91 FEDERAL REPORTER.
agement or misconduct or extravagance, or of any fact tending to show that the safety of the property will be imperiled if left in the hands of its owners, or that its earning power will be increased by a change of management. Affidavits from citizens of Spartanburg of the highest standing have been submitted, setting forth that the superintendent, C. W. Harty, is "thoroughly honest, intelligent, capable, and energetic," and that they "consider the present management of the Spartanburg Waterworks Company as good and efficient as should be desired." The salary paid to Harty seems moderate, as do all the other items in the expense account; and there is no reason to believe that a change of management will increase the efficiency of the plant, or that he is not doing as well with it as would any receiver appointed by this court. The failure to earn interest is not attributed to him as a fault. It is incident to the property itself. All agree that the temporary receiver is a gentleman of the highest character and business ability, but it is not pretended that he has any experience in this kind of business, or any special aptitude from which results more beneficial to the bondholders can reasonably be expected. The appointment of a receiver, involving also the appointment of counsel, will impose upon the company the burden of additional expense, without any apparent compensating advantage,-an expense which its narrow income will ill allow. Feeling that the case is one where there is no reason to believe that the court can interfere usefully, it will not interfere at all. The order appointing a temporary receiver is vacated, and the motion for a permanent receiver is refused, with leave. to apply hereafter, if occasion shall arise. Meantime an order will be entered directing C. W. Harty, the superintendent and manager, to file with this court, quarterly, an account of the receipts Rnd disbursements of the company, with itemized statements thereof; and he will be directed to allow to the solicitors of the plaintiff free access at all times to the books and papers of the company, and inspection of all vouchers; and such solicitors may apply for such further orders as they may deem necessary for the protection and preservation ofthe property.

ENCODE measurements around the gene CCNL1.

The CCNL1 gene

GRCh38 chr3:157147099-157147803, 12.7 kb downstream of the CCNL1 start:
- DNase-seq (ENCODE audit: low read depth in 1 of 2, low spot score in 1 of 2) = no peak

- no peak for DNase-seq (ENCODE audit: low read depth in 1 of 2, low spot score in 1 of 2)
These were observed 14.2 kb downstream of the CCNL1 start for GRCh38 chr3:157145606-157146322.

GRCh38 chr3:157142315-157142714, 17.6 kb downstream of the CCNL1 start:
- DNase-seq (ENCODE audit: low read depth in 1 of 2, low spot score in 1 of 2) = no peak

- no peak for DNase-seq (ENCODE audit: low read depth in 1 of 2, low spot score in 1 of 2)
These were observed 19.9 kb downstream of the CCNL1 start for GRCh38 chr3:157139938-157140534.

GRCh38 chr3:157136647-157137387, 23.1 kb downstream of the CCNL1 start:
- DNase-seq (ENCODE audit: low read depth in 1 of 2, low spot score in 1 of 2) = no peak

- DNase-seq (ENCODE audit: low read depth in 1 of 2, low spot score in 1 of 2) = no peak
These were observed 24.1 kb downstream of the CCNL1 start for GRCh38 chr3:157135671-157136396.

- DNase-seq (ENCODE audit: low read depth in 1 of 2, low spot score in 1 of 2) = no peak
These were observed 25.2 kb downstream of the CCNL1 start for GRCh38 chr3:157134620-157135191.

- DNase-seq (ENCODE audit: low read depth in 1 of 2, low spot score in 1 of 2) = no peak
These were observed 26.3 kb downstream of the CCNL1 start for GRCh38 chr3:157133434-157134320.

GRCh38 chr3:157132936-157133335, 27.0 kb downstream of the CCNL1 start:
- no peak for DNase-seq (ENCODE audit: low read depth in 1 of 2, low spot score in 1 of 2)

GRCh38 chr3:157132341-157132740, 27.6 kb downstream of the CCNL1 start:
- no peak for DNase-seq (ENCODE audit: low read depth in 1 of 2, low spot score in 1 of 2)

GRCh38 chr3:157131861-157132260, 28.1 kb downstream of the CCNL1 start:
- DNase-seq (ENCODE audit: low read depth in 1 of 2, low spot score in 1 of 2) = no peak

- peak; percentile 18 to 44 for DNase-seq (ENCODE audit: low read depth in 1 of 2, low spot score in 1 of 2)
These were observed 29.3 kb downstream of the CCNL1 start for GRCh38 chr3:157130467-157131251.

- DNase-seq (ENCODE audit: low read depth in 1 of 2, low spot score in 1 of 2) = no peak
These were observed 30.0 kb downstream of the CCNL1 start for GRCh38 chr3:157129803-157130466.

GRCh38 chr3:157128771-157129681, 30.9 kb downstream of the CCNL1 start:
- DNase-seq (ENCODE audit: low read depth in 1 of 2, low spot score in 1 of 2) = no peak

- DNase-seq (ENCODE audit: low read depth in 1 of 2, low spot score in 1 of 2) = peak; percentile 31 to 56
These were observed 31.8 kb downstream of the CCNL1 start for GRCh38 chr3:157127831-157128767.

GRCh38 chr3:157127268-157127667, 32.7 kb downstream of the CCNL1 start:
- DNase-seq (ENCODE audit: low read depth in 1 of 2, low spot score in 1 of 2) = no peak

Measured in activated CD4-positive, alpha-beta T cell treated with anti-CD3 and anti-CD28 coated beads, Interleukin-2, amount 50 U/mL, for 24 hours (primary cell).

STAPYLTON v. STOCKTON et aI. (Circuit Court of A.ppeals, Fifth Circuit.
January 3, 1899.)
NATIONAL BANKS-TRANSFERS OF PROPERTY WHEN INSOLVENT-VALIDITY.
Rev. St. § 5242. making void any transfer of property or payment of money by a national bank when insolvent or in contemplation of insolvency, with a view to prefer a creditor or to prevent the application of its assets in the manner prescribeq by the statute, has reference to the payment or securing of existing debts, and does not render invalid transfers by way of security- for a loan then obtained; and of which all creditors presumptively -receive the benefit, although, as a part of the same transaction, it is agreed that the security given shall also stand as security for an antecedent indebtedness to the person making the loan. While such agreement is invalid, if the creditor acts in good faith, and in the belief that the bank is solvent, it does not deprive him of the right to the to the extent of his present advances.